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1.  Pulpal sequelae after trauma to anterior teeth among adult Nigerian dental patients 
BMC Oral Health  2007;7:11.
Background
Epidemiological studies show that about 11.6% to 33.0% of all boys and about 3.6% to 19.3% of all girls suffer dental trauma of varying severity before the age of 12 years. Moderate injuries to the periodontium such as concussion and subluxation are usually associated with relatively minor symptoms and hence may go unnoticed by the patient or the dentist, if consulted. Patients with these kinds of injuries present years after a traumatic accident most of the time with a single discoloured tooth. This study sets out to document the incidence of various posttraumatic sequelae of discoloured anterior teeth among adult Nigerian dental patients.
Methods
One hundred and sixty eight (168) traumatized discoloured anterior teeth in 165 patients were studied. Teeth with root canal treatment were excluded from the study. Partial obliteration was recorded when the pulp chamber or root canal was not discernible or reduced in size on radiographs, total obliteration was recorded when pulp chamber and root canal were not discernible. A retrospective diagnosis of concussion was made from patient's history of trauma to the tooth without abnormal loosening, while subluxation was made from patient's history of trauma to the tooth with abnormal loosening.
Results
Of the 168 traumatized discoloured anterior teeth, 47.6% and 31.6% had partial and total obliteration of the pulp canal spaces respectively, 20.8% had pulpal necrosis. Concussion and subluxation injuries resulted more in obliteration of the pulp canal space, while fracture of the teeth resulted in more pulpal necrosis (p < 0.001). Injuries sustained during the 1st and 2nd decade of life resulted more in obliteration of the pulp canal space, while injuries sustained in the 3rd decade resulted in more pulpal necrosis.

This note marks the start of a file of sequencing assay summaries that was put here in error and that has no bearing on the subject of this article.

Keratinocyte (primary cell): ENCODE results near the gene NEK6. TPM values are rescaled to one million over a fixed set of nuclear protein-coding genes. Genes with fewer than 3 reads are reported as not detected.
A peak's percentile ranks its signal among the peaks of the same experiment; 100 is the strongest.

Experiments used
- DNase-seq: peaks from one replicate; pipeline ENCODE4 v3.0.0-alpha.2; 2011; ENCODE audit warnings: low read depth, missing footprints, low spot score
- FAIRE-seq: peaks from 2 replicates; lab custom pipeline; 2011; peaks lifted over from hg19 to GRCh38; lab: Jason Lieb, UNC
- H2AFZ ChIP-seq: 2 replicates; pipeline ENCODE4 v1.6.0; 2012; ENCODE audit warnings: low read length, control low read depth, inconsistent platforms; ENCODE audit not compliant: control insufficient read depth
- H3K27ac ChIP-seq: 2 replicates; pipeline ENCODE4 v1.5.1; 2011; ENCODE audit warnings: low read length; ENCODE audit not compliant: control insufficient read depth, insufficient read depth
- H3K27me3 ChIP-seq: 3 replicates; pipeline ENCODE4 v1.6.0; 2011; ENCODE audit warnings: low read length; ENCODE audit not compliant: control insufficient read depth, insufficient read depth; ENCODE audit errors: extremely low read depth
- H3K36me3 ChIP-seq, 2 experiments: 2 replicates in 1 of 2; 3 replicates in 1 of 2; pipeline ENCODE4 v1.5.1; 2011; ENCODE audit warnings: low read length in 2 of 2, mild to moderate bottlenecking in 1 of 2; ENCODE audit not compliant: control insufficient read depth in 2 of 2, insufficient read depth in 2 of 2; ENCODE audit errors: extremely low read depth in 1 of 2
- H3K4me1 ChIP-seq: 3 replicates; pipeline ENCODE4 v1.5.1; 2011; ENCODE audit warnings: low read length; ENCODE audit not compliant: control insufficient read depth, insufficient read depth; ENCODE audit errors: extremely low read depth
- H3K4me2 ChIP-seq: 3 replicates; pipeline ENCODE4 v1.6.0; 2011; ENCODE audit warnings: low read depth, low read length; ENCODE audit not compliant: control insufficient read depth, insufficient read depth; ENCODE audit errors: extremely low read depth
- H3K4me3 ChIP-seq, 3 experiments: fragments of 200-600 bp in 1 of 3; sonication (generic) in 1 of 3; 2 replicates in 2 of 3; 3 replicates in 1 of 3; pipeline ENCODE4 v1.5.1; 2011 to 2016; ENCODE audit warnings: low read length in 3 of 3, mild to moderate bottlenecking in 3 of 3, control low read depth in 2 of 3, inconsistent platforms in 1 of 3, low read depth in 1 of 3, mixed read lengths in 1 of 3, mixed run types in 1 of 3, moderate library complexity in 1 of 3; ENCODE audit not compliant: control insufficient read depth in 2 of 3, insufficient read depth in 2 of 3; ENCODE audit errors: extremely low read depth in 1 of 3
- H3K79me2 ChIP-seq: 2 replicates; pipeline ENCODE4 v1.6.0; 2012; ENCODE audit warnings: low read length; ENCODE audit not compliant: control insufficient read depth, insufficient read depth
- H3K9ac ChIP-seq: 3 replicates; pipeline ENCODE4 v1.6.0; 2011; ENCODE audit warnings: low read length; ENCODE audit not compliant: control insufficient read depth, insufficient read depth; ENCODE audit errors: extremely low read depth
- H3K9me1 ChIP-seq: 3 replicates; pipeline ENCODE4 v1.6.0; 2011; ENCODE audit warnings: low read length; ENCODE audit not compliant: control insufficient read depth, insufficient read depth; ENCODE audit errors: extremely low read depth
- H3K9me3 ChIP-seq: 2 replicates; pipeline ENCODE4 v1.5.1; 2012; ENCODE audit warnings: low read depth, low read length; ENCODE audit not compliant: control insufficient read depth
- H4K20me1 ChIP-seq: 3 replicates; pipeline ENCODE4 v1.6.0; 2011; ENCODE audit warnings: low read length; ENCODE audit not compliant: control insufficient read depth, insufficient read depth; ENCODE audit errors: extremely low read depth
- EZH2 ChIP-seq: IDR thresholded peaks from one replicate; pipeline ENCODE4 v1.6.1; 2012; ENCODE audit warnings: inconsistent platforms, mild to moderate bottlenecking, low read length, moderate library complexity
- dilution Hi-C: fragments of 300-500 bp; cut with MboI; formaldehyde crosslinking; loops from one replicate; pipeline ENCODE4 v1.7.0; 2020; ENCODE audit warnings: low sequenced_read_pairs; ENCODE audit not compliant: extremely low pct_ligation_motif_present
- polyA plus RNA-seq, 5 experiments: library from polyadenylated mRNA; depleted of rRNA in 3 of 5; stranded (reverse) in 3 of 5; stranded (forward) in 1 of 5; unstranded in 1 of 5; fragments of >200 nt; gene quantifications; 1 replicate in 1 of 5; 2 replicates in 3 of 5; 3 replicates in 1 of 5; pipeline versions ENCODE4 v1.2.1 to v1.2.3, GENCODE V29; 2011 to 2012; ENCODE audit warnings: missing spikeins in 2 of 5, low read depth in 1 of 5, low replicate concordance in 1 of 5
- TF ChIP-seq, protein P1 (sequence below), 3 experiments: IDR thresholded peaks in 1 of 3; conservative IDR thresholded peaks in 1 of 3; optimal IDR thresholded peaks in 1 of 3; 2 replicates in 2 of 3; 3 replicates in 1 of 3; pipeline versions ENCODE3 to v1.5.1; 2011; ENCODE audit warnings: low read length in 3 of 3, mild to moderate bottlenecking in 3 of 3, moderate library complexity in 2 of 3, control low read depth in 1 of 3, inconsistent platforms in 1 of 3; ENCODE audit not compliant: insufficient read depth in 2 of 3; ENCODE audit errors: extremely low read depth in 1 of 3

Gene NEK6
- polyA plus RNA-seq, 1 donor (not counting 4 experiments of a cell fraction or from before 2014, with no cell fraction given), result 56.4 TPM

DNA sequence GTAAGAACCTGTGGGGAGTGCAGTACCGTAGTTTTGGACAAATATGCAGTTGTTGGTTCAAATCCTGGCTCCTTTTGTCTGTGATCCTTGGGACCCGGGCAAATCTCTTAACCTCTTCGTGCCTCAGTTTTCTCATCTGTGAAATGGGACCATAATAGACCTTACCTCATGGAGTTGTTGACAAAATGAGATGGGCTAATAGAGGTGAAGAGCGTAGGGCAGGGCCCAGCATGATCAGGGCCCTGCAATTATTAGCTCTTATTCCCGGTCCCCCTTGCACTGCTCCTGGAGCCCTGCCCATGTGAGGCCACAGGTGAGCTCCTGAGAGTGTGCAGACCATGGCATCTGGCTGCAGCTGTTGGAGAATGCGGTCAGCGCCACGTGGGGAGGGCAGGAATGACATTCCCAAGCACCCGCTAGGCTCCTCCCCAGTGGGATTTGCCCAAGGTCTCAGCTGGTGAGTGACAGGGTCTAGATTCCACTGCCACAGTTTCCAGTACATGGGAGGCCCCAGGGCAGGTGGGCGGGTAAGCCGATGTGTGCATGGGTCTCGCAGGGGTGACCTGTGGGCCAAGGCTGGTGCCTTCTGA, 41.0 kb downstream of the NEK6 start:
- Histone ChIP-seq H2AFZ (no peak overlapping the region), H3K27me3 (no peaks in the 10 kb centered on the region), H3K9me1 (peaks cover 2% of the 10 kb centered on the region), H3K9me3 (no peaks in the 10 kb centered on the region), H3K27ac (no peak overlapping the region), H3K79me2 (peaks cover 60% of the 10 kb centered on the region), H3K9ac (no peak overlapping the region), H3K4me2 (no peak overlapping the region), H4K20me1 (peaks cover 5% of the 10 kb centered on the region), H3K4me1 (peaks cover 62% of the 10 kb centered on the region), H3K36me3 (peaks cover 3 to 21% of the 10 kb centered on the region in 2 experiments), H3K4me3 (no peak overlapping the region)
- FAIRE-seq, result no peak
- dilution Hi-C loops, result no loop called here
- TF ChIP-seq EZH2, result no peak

Conclusion
Calcific metamorphosis developed more in teeth with concussion and subluxation injuries. Pulpal necrosis occurred more often in traumatized teeth including fractures.
doi:10.1186/1472-6831-7-11
PMCID: PMC2014742  PMID: 17764551
2.  The prevalence of dental erosion in Nigerian patients with gastro-oesophageal reflux disease 
BMC Oral Health  2005;5:1.
Background
In various people of the Western world, gastro-oesophageal reflux (GOR) has been reported to be a common problem. Various studies have also assessed the relationship between GOR and dental erosion. The authors are not aware of such studies in Nigerians. It is therefore the aims of the present study to estimate the prevalence of GOR; to estimate the prevalence of dental erosion in patients with GORD; to document the oral findings in patients diagnosed with GORD and to compare these findings with previous studies elsewhere.
Methods
A total of 225 subjects comprising of 100 volunteers and 125 patients diagnosed with GORD were involved in this study. History of gastric juice regurgitation and heartburn were recorded. Oral examination to quantify loss of tooth structure was done using the tooth wear index (TWI) designed by Smith and Knight (1984).